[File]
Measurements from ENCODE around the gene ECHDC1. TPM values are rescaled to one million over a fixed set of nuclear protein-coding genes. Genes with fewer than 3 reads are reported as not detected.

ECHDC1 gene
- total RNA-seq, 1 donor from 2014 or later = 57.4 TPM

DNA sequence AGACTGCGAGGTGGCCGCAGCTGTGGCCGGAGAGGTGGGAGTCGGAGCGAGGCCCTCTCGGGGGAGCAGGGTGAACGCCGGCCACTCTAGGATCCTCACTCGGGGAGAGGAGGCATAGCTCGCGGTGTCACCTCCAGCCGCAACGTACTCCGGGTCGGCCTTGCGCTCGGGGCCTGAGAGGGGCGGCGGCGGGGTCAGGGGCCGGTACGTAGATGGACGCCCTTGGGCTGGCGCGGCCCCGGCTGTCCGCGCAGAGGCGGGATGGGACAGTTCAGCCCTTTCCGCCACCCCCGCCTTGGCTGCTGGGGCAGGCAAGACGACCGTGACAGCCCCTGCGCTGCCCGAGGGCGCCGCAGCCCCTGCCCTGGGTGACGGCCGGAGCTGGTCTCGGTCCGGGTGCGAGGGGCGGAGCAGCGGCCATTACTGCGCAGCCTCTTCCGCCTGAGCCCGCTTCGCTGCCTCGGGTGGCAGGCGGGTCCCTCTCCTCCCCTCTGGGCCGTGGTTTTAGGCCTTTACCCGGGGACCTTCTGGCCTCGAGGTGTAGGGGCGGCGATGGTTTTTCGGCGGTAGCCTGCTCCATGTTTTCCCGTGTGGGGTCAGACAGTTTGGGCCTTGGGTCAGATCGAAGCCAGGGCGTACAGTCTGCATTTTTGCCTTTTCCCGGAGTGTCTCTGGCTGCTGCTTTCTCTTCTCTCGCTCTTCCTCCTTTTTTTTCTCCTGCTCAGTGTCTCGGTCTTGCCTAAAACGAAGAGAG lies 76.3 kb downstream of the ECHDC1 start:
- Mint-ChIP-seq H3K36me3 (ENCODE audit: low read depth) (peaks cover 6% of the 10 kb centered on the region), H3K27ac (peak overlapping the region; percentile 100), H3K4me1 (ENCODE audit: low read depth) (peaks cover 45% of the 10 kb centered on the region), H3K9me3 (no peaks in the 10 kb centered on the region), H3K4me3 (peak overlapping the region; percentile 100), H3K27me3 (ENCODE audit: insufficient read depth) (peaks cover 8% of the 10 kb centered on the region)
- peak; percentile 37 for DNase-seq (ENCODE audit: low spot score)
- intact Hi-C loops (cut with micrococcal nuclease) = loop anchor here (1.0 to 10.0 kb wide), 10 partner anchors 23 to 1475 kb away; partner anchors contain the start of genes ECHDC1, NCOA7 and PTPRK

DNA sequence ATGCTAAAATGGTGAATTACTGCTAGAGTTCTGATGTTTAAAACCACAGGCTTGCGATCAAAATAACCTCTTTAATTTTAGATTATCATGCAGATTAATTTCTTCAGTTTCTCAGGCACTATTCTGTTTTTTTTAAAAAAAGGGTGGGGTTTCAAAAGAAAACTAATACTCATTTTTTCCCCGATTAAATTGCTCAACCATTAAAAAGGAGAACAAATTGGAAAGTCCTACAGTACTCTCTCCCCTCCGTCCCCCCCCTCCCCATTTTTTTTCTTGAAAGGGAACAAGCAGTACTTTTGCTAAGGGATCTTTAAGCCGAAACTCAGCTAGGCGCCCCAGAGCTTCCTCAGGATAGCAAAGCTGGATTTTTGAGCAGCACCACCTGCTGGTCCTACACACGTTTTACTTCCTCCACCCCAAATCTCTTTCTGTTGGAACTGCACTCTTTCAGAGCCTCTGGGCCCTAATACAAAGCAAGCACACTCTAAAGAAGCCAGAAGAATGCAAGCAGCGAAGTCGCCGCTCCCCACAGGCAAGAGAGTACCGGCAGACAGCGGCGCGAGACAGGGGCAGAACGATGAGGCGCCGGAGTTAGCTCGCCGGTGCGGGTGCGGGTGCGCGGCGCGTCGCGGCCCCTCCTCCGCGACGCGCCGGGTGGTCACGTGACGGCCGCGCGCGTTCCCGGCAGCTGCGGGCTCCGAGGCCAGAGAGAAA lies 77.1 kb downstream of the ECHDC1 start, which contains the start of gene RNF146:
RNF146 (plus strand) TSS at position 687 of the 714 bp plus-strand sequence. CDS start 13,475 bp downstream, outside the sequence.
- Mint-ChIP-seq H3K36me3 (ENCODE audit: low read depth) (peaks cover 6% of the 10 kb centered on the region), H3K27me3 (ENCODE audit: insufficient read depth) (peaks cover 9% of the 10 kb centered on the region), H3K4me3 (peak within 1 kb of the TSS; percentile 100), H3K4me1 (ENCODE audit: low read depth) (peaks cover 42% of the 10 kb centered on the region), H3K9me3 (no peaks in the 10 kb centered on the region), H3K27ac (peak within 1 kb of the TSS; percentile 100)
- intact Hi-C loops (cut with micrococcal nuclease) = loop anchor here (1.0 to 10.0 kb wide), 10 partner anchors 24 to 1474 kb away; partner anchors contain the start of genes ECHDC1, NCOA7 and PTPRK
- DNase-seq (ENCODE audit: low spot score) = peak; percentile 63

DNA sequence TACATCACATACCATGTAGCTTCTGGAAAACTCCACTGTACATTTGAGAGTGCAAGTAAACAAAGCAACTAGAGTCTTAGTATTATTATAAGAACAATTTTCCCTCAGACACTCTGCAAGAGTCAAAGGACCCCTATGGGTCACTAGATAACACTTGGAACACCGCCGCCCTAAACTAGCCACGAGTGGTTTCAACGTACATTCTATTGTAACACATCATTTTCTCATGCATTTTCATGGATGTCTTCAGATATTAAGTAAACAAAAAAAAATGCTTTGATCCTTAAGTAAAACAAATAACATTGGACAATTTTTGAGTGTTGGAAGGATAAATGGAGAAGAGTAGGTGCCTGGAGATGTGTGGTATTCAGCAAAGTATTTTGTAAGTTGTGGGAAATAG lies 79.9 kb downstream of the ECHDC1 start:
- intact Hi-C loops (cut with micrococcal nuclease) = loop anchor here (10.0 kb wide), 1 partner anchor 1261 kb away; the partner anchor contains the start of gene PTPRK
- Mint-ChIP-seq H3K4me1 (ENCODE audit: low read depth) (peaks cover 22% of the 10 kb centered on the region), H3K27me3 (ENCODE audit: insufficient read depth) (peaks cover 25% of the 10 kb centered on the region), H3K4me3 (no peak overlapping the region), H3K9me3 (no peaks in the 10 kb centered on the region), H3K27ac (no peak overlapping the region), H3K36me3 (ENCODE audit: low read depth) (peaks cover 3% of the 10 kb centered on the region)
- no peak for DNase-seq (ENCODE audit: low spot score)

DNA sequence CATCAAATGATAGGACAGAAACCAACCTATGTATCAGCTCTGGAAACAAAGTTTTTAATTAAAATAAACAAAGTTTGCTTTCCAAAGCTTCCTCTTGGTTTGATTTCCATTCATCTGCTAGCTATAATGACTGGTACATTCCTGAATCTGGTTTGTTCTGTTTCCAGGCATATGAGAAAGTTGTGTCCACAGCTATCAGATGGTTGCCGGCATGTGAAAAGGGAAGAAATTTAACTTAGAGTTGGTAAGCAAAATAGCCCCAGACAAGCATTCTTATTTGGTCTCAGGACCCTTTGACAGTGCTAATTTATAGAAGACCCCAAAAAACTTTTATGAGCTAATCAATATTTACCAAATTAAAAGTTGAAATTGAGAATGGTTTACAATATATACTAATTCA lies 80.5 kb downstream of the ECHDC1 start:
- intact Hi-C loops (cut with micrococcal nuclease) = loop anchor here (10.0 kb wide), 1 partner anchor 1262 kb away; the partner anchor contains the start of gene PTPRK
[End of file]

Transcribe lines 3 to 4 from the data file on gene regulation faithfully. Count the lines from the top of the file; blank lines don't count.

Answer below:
- total RNA-seq, 1 donor from 2014 or later = 57.4 TPM

DNA sequence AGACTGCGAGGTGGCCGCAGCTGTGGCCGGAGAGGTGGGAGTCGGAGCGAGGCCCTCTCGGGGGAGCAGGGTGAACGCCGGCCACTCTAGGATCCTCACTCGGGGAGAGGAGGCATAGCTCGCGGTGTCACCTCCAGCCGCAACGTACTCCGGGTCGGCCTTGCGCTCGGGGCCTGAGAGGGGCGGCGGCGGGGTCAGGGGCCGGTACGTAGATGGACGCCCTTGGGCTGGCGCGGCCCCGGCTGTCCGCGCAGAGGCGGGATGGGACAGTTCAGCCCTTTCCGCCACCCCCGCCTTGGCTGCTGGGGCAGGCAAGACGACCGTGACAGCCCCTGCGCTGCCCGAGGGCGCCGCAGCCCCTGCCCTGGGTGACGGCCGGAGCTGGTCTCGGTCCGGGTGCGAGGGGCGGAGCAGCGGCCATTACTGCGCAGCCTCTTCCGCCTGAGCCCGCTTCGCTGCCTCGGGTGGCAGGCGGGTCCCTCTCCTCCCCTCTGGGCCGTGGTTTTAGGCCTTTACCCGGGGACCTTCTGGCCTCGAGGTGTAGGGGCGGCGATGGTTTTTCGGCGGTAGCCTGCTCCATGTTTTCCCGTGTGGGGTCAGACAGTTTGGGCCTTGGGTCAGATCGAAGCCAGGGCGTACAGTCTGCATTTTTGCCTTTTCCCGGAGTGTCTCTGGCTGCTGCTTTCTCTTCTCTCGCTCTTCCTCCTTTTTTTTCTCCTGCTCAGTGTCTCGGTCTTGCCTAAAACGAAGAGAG lies 76.3 kb downstream of the ECHDC1 start: